Sign up for ProSoundWeb newsletters
Subscribe today!

Advertisement
Through The Years: A Look At Notable Microphone Developments
A wide range of significant design breakthroughs after decades of research
+- Print Email Share RSS RSS

Microphones as we know them date back to about the mid-1800s, when many different inventors were trying to electronically transmit sounds from one place to another.

Before then, the term microphone was used to describe an acoustical device (like an ear trumpet or stethoscope) that helped amplify sounds.

One of those inventors was German physicist Johann Philipp Reis (1834-1874), who designed a sound transmitter consisting of a metallic strip resting on a membrane with a metal point contact that would complete the electrical circuit when sound waves moved the membrane (a.k.a., diaphragm).

A bit later, American Elisha Gray, an inventor and one of the founders of Western Electric, formulated a liquid transmitter that immersed a rod connected to a diaphragm into an acid solution. A second fixed rod was also immersed in the liquid, and a battery connected the two rods. As the sound waves moved the first rod, the distance between it and the second rod varied in proportion to the sound, producing corresponding changes in the electrical resistance flowing through the cell.

While Gray may have actually invented the liquid microphone first, history recognizes Alexander Graham Bell as the inventor of the telephone because he filed for a patent a few hours before Gray.

A replica of the Bell liquid telephone circa 1876. Looks similar to a microphone…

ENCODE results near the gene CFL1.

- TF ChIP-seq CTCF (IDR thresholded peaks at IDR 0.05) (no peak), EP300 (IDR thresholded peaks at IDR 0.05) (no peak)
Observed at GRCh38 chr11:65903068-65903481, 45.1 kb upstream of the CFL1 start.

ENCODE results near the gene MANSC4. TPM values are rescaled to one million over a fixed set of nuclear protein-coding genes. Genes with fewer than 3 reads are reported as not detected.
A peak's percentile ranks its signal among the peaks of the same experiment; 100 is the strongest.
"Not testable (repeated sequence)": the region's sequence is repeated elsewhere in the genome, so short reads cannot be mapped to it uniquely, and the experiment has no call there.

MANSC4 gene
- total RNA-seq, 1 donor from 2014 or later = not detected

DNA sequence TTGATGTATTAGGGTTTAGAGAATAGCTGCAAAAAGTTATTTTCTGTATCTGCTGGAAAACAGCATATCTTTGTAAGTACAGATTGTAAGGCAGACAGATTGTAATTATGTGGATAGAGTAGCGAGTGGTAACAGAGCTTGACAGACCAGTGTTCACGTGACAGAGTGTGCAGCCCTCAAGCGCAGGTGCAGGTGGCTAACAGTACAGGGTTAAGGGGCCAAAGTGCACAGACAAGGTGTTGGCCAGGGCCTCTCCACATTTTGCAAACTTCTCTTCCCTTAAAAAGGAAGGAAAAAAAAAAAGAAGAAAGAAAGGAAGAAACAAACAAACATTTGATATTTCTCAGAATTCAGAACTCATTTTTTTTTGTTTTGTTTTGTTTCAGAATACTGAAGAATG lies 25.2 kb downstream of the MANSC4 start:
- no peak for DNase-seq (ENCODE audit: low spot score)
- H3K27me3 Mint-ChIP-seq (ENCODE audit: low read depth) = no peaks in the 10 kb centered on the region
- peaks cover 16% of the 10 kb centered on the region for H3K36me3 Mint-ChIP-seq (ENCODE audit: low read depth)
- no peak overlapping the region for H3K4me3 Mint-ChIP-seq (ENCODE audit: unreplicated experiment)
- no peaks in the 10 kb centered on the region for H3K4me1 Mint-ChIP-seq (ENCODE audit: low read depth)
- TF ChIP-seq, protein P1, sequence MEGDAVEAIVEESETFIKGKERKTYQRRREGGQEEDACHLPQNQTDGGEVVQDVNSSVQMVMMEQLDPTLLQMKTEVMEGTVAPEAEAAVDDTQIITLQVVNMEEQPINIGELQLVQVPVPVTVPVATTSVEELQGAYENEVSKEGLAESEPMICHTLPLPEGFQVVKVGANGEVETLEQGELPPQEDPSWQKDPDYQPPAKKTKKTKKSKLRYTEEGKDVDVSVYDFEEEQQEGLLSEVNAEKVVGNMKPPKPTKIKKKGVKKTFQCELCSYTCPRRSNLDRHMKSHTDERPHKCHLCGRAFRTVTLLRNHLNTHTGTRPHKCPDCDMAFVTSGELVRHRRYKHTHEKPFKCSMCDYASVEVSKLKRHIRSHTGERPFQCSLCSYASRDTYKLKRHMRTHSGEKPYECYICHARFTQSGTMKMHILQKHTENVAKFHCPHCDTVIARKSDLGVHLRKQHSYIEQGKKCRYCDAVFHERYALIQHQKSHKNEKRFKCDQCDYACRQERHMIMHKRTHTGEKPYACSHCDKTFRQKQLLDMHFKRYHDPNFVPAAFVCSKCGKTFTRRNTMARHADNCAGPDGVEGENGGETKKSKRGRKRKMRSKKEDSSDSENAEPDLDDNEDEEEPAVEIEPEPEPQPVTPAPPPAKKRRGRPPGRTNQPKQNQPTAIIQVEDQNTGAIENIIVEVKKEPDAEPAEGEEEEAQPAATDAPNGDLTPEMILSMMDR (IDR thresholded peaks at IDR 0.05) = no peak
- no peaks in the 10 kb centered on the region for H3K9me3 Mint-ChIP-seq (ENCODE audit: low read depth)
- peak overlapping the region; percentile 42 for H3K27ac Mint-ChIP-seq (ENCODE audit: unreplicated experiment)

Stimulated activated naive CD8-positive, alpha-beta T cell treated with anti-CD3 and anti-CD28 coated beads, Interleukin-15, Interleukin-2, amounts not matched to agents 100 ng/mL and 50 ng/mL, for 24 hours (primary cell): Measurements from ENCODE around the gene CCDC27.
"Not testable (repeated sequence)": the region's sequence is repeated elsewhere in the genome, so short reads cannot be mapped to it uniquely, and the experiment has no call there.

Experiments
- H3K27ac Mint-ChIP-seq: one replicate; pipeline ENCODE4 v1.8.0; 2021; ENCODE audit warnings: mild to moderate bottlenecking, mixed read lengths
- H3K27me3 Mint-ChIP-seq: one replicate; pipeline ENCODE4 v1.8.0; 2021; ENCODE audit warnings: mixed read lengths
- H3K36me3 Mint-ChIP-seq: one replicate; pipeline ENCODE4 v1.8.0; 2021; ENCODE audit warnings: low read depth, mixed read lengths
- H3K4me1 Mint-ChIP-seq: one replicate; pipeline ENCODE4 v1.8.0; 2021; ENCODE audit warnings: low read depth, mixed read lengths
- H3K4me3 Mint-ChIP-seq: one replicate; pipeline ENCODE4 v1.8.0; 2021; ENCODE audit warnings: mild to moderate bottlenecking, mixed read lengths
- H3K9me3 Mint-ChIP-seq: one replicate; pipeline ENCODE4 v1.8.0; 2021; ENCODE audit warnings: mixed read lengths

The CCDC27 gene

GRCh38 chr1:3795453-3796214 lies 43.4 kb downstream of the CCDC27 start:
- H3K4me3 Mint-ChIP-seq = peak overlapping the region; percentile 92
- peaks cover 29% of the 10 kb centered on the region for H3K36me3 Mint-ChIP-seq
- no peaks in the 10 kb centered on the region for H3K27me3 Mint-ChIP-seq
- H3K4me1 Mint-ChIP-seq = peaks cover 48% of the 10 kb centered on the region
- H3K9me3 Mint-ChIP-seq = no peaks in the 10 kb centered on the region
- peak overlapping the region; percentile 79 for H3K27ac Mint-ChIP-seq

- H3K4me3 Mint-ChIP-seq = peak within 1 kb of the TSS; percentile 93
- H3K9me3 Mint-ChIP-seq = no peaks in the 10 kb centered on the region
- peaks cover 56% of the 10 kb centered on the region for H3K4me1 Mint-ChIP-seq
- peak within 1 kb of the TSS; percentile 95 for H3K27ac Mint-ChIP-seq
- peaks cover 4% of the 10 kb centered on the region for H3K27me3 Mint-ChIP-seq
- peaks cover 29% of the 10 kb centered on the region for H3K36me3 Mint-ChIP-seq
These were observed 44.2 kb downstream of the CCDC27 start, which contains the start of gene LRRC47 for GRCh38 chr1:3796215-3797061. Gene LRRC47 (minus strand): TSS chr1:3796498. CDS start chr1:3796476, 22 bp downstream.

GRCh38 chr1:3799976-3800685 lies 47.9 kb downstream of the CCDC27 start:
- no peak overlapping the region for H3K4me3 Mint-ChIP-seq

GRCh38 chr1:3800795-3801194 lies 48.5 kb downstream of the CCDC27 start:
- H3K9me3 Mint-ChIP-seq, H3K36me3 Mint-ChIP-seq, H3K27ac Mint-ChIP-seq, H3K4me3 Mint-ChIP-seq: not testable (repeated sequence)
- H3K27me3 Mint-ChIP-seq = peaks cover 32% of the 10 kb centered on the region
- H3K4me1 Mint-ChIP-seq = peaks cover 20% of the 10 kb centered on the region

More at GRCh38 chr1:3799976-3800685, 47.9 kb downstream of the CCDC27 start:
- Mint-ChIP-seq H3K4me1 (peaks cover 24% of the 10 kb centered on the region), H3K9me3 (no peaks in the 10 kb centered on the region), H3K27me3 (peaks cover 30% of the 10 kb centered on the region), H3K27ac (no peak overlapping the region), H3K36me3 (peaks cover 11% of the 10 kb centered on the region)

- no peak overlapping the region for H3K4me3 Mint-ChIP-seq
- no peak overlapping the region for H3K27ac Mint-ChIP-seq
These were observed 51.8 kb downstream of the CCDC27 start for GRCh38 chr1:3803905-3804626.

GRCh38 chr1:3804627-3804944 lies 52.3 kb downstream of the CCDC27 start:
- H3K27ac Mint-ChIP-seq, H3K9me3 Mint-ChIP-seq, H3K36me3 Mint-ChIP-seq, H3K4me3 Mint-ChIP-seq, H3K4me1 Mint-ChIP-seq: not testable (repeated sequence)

As children, we were told the story of Bell accidentally spilling some acid and calling for his assistant, saying “Watson, come here, I need you.” Watson heard Bell’s voice over the system, and it’s noted as the first “phone call.” Other inventors who contributed significantly to early microphone technology include Emile Berliner, David Edward Hughes and Thomas Edison.

As a self-confessed “mic geek,” I find the history of these devices fascinating, and thought it would be interesting to share some of the highlights of mic development. Note that this is by no means intended to be comprehensive, but focuses on what I see as many of the notable design breakthroughs through the years.

Western Electric 618A (Credit: John Schneider, Flicker)


Early Pioneers
By the late 1920s, Western Electric developed the first practical dynamic microphone, the 618A, which became a very popular with broadcasters. According to the company’s instructions for use, the 618A sported a “thin duralumin diaphragm of low mechanical stiffness” and a magnet made from “high-grade cobalt steel.”

The document goes on to state that “a number of air chambers and slot openings connecting them have been associated with the diaphragm in order to obtain substantially uniform response over a frequency range from 35 to 9,500 cycles per second.

One of these acoustic elements, in addition to exerting a control on the motion of the diaphragm, allows air to be transferred from the front to the back of the diaphragm. This eliminates effects due to changes in barometric pressure.”

RCA 77D

beyerdynamic was founded in Germany in the mid-1920s, initially developing loudspeakers for the motion picture industry. By 1939 the country introduced its first dynamic microphone for studio use, the M19, which also became a favorite of broadcasters.

Neumann unveiled the CMV3 in 1927, arguably the first commercially available condenser mic for broadcast. Later, the U47—although perhaps not the first multi-pattern condenser—was certainly a marquee product, becoming a standard in the 1950s and by 1960 largely replaced the ribbon mics used for recording.

Meanwhile, in 1932, RCA introduced the massive 77A. Designed by Dr. Harry F. Olson, it featured two vertical in-line ribbons and an acoustic labyrinth inside the case which enabled it to be unidirectional.

According to the manual, “The figure 8 pattern of the velocity-actuated part of the ribbon combines with the circular pattern of the pressure-actuated half to provide an overall cardioid pattern.” The 77A was no handheld model at 11.5 x 3.75 inches and weighing in at 4.5 pounds, it used a 1/2-inch pipe thread for mounting.


Commenting is not available in this weblog entry.